And silent thoughts my only prayers*.
My choir shall be the moonlight waves,
When murmuring homeward to their caves,
Or when the stillness of the sea,
Even more than music, breathes of thee!
I'll seek, by day, some glade unknown,
All light and silence, like thy throne !
And the pale stars shall be, at night,
The only eyes that watch my rite.
Thy heaven, on which 'tis bliss to look,
Shall be my pure and shining book,
Where I shall read, in words of flame,
The glories of thy wond'rous name.
I'll read thy anger in the rack
That clouds awhile the day-beam's track;
Thy mercy in the azure hue
Of sunny brightness, breaking through!

*Pii orant tacite.

There's nothing bright, above, below,
From flowers that bloom to stars that glow
But in its light my soul can see
Some feature of thy Deity.
There's nothing dark, below, above,
But in its gloom I trace thy love,
And meekly wait that moment, when
Thy touch shall turn all bright again!

THE KINGDOM COME. These verses repeat the figures by which the Hebrew : Prophets, Isaiah, and others indicate the reign of Christ. The Jews believed he would be their political ruler, and the splendid oriental imagery by wbich the circumstances of his power were illustrated, led them to presume that he would be arrayed in all the magnificence of eastern monarchs.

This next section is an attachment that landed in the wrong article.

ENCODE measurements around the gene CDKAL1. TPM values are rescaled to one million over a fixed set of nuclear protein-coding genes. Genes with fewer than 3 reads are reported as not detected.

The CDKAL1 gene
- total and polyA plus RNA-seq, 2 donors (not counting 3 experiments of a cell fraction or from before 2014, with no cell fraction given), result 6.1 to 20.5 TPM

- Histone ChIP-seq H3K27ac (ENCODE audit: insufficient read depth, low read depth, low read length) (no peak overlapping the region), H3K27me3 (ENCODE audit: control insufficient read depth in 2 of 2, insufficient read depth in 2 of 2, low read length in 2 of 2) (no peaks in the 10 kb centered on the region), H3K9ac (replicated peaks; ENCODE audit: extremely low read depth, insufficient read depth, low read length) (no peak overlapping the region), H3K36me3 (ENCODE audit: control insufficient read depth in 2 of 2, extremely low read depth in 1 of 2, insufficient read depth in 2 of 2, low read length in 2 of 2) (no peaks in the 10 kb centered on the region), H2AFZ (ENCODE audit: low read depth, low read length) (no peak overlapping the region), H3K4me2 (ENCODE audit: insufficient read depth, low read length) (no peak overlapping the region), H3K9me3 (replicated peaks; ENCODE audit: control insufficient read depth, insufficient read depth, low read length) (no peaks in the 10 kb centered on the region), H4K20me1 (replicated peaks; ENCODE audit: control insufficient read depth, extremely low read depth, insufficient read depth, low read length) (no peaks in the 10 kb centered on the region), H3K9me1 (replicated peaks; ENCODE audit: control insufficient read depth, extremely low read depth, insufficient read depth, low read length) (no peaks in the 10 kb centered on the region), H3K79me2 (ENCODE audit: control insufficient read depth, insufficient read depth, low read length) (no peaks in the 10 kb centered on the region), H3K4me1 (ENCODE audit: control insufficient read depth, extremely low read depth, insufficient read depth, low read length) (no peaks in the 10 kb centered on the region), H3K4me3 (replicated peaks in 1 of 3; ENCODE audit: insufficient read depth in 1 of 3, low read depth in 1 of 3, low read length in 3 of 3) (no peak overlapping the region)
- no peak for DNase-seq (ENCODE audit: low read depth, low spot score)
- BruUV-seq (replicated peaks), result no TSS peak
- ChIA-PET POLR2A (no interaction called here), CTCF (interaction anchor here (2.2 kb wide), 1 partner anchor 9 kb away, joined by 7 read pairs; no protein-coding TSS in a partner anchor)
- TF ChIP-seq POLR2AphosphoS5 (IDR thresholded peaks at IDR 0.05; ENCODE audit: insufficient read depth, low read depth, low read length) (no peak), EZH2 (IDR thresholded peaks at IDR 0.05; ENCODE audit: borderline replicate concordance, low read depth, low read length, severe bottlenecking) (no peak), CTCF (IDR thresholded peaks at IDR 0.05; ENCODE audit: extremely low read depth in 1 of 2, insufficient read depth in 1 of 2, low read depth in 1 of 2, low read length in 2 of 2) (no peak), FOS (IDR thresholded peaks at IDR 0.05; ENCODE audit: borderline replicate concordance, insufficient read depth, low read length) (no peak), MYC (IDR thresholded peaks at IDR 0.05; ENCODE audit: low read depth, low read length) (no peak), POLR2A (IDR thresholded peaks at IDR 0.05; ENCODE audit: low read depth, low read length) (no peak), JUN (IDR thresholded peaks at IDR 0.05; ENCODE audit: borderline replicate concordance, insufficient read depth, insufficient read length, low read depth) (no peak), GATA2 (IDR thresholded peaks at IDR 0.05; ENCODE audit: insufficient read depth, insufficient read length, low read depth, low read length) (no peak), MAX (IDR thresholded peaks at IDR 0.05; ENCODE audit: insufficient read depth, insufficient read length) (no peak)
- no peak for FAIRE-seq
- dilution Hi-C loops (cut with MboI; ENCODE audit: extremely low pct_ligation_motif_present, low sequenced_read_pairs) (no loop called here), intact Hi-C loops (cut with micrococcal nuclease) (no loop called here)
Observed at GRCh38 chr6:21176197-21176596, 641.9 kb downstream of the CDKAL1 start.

Those who know the history of the Christian religion, know, that though the life of Jesus was humble, and his death ignominious, yet kings and princes, “ from every nook of earth” have acknowledged the truth of this religion, and that every nation of civilized men is subject in some measure to the blessed influences of Christianify..

Awake arise*! thy light is come!

The nations that before outshone thee,
Now at thy feet lie dark and dumb-

The glory of the Lord is on thee!
Arise—the Gentiles to thy ray,

From every nook of earth shall cluster ;
And kings and princes haste to pay

Their homage to thy rising lustre.
Lift up thine eyes around, and see,

O’er foreign fields, o'er farthest waters

* People of God.